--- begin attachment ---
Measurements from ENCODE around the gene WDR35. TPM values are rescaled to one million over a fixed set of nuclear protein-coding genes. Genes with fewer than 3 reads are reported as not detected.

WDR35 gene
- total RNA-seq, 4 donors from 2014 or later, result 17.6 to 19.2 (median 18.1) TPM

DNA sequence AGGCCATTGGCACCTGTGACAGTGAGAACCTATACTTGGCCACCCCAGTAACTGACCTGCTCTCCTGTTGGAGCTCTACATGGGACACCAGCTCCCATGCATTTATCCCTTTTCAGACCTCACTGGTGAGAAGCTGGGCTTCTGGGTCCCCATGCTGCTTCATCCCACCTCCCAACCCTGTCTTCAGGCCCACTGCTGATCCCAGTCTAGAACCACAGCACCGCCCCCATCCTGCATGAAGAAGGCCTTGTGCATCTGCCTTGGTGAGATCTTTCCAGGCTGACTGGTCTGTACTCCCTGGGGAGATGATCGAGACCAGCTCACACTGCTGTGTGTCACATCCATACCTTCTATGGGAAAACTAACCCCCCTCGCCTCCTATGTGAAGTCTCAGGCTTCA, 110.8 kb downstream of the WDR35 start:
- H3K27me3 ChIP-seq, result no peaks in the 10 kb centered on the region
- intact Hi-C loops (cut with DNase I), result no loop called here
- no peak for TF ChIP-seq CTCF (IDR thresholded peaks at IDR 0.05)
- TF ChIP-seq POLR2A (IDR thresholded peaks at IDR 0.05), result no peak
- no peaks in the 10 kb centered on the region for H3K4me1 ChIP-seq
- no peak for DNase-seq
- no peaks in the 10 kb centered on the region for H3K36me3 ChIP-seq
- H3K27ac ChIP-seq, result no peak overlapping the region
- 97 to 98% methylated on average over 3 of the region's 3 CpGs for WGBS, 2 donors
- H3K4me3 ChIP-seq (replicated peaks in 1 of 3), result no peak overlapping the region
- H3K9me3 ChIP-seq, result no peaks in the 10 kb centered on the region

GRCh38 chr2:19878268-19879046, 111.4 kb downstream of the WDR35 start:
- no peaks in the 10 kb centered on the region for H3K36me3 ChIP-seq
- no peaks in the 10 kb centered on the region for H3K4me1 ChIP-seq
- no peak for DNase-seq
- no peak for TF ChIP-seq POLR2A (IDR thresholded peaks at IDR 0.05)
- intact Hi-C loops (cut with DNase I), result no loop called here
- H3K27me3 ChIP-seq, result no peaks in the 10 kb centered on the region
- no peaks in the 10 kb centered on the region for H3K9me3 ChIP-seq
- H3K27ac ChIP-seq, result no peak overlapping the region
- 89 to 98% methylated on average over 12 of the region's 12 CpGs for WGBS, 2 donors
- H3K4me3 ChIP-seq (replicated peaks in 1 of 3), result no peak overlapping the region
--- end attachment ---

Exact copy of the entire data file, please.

Measurements from ENCODE around the gene WDR35. TPM values are rescaled to one million over a fixed set of nuclear protein-coding genes. Genes with fewer than 3 reads are reported as not detected.

WDR35 gene
- total RNA-seq, 4 donors from 2014 or later, result 17.6 to 19.2 (median 18.1) TPM

DNA sequence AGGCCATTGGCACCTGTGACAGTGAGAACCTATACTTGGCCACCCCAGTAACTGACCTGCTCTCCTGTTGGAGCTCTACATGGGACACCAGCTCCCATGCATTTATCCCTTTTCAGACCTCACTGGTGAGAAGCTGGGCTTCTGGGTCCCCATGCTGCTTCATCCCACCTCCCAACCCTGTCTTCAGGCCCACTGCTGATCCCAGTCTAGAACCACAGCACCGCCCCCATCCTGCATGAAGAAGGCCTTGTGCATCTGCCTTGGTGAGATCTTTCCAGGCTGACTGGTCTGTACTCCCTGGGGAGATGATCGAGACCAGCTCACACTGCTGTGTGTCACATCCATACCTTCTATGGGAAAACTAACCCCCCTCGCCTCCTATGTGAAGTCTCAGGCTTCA, 110.8 kb downstream of the WDR35 start:
- H3K27me3 ChIP-seq, result no peaks in the 10 kb centered on the region
- intact Hi-C loops (cut with DNase I), result no loop called here
- no peak for TF ChIP-seq CTCF (IDR thresholded peaks at IDR 0.05)
- TF ChIP-seq POLR2A (IDR thresholded peaks at IDR 0.05), result no peak
- no peaks in the 10 kb centered on the region for H3K4me1 ChIP-seq
- no peak for DNase-seq
- no peaks in the 10 kb centered on the region for H3K36me3 ChIP-seq
- H3K27ac ChIP-seq, result no peak overlapping the region
- 97 to 98% methylated on average over 3 of the region's 3 CpGs for WGBS, 2 donors
- H3K4me3 ChIP-seq (replicated peaks in 1 of 3), result no peak overlapping the region
- H3K9me3 ChIP-seq, result no peaks in the 10 kb centered on the region

GRCh38 chr2:19878268-19879046, 111.4 kb downstream of the WDR35 start:
- no peaks in the 10 kb centered on the region for H3K36me3 ChIP-seq
- no peaks in the 10 kb centered on the region for H3K4me1 ChIP-seq
- no peak for DNase-seq
- no peak for TF ChIP-seq POLR2A (IDR thresholded peaks at IDR 0.05)
- intact Hi-C loops (cut with DNase I), result no loop called here
- H3K27me3 ChIP-seq, result no peaks in the 10 kb centered on the region
- no peaks in the 10 kb centered on the region for H3K9me3 ChIP-seq
- H3K27ac ChIP-seq, result no peak overlapping the region
- 89 to 98% methylated on average over 12 of the region's 12 CpGs for WGBS, 2 donors
- H3K4me3 ChIP-seq (replicated peaks in 1 of 3), result no peak overlapping the region